This feels like something of a slime ball move on Uber’s part on two fronts: firstly, trying to move the court case with Waymo out of open court and behind closed doors; and secondly, essentially trying to push the case off its back and onto Levandowski’s. I had said previously that the course was going to be fascinating for the details it would provide about how Uber developed technologies and how it would defend against what look like fairly solid allegations, but if it gets its wish here we won’t get to see any of that. But I think it’s the attempt to make this a case about an employee rather than the company that seems particularly sleazy – if the allegations are indeed true, then Uber and not Levandowski benefited the most, and making this seem like a dispute between an employee and former employer feels like a total misrepresentation.
via USA Today
Apple Joins Group of Companies Supporting Google in Foreign Email Privacy Case – Mac Rumors (Mar 14, 2017)
Given the way other big tech companies had weighed in on the related Microsoft case over the past few years, it was a little odd that more hadn’t sprung to Google’s defense in this one, but it’s good to see that they are now doing so. These cases have far-reaching consequences not just for user privacy but for the ability of US companies to do business in overseas markets, and those companies need to defend themselves vigorously. The final outcome of both cases is therefore worth watching closely.
via Mac Rumors
Alphabet’s Waymo filed an injunction against Uber for allegedly stealing intellectual property – Recode (Mar 10, 2017)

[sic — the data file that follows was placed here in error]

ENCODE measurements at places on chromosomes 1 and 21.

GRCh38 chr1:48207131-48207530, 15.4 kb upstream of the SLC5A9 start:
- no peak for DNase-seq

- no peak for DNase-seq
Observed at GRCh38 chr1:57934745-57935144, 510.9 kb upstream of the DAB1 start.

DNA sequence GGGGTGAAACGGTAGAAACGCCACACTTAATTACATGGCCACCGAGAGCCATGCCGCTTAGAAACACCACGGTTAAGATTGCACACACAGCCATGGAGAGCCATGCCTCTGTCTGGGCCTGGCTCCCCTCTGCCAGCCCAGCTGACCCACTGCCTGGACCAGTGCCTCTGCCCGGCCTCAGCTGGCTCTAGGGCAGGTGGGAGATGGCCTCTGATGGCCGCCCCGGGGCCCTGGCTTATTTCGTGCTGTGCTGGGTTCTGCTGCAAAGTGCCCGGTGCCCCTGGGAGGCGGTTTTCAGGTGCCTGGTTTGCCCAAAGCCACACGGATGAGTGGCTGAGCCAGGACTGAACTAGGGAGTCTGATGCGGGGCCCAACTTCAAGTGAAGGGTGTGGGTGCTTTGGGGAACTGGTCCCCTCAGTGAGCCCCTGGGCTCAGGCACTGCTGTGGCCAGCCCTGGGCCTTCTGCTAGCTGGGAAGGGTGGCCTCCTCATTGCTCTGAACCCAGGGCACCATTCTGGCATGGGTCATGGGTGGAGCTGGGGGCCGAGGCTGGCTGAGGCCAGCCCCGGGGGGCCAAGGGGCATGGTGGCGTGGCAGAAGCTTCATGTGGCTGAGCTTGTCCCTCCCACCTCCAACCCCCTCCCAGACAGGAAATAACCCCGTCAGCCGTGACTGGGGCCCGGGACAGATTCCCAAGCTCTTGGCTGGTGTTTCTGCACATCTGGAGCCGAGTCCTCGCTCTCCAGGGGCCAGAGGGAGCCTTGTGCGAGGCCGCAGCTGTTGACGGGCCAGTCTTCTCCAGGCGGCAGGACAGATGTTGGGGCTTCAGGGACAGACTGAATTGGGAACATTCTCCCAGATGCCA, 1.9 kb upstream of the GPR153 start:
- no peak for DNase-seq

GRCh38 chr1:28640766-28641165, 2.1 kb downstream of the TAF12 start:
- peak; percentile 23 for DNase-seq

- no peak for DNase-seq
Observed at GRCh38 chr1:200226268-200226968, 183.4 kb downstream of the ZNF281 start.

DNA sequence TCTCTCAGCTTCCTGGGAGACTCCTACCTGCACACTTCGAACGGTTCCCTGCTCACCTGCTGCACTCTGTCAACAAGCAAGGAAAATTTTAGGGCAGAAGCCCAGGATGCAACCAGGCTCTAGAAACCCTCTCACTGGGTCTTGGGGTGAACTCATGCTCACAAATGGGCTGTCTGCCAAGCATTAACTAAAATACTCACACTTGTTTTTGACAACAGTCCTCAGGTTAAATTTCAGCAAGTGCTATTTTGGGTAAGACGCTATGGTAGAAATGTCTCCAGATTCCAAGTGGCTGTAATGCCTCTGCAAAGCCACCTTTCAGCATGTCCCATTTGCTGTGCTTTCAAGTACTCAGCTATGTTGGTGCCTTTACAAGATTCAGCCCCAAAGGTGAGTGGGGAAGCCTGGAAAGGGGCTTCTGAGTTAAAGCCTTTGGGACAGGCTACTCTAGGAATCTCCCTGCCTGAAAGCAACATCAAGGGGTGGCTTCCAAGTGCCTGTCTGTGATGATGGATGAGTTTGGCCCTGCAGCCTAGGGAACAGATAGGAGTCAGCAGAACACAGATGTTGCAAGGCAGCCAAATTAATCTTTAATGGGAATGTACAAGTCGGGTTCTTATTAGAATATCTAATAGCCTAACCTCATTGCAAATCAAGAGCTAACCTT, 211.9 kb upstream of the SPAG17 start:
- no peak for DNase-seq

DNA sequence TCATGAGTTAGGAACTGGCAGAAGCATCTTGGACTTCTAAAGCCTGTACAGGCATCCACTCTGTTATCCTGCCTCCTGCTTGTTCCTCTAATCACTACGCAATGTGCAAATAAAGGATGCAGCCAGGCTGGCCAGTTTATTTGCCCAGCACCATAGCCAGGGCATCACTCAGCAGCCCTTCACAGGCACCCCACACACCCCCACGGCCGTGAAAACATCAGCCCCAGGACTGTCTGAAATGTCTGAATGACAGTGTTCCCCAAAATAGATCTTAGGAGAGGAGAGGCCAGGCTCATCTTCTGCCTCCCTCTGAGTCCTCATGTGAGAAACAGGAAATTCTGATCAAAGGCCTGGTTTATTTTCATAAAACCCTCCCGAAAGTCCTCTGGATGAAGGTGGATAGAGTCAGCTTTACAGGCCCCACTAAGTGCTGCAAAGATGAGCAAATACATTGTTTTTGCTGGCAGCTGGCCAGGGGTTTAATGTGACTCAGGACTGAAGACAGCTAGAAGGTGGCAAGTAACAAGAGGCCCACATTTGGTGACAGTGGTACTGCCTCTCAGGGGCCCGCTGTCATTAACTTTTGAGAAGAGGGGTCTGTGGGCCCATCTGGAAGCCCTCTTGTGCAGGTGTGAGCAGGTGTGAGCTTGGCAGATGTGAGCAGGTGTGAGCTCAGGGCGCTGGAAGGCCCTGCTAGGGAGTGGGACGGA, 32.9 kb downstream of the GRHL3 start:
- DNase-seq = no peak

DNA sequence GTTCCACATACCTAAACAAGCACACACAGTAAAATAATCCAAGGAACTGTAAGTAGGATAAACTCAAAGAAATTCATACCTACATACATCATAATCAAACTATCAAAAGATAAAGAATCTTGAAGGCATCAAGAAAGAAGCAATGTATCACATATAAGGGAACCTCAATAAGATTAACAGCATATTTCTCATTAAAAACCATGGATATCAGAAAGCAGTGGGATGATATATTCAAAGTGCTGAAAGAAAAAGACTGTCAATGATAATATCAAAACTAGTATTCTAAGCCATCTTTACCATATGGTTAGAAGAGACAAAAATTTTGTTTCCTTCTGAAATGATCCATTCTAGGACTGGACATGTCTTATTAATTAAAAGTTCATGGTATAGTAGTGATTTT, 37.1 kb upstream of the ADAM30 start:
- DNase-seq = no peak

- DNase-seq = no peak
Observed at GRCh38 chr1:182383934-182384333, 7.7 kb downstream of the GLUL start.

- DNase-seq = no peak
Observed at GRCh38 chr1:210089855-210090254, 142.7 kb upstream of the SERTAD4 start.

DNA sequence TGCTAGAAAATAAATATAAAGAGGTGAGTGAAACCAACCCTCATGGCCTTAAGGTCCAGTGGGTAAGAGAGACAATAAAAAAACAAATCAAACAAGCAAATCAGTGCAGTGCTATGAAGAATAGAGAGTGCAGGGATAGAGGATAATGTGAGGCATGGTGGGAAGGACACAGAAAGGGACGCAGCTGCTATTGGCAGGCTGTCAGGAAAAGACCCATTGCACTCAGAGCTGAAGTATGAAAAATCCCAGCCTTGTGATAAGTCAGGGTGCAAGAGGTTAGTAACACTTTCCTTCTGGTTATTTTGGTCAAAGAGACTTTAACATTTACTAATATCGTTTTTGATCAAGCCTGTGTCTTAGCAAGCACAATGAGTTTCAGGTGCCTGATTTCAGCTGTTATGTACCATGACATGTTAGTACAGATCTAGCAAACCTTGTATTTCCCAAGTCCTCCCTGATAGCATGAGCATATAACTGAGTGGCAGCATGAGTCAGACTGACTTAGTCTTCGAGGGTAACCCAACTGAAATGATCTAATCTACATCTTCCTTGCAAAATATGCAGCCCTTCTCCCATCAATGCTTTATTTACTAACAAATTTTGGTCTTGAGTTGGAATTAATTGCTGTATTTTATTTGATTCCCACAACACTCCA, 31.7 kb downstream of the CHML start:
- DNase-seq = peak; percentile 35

The fact that Waymo is suing Uber isn’t new, but this new step of filing for an injunction is, and that’s important because it could speed things up considerably. Judging the case in full could have taken months if not years, but a request for an injunction will involve convincing a judge in a much shorter space of time that there’s enough merit to the case for him or her to intervene in the near term. So we’ll know rather sooner how solid Waymo’s case here is, and will likely also get additional details from both sides about exactly what’s been going on. Importantly, we’ll get more from Uber than its brief initial statement about the accusations being baseless, which will be intriguing because from where I sit the forensic evidence looks fairly compelling. As I’ve said before, though, the toughest aspect of this for Waymo and its lawyers is proving that Levandowski actually used the files he downloaded rather than simply his memories of work he’d previously done.
Just a quickie here – Apple has now sued Qualcomm in the UK too, on top of its existing suits in China and the US. There’s not a lot more detail in this article or, apparently, in the court filing itself, but the thrust of the UK case seems to be the same as in the other cases already filed.
Uber’s self-driving unit quietly bought firm with tech at heart of Alphabet lawsuit – Reuters (Mar 1, 2017)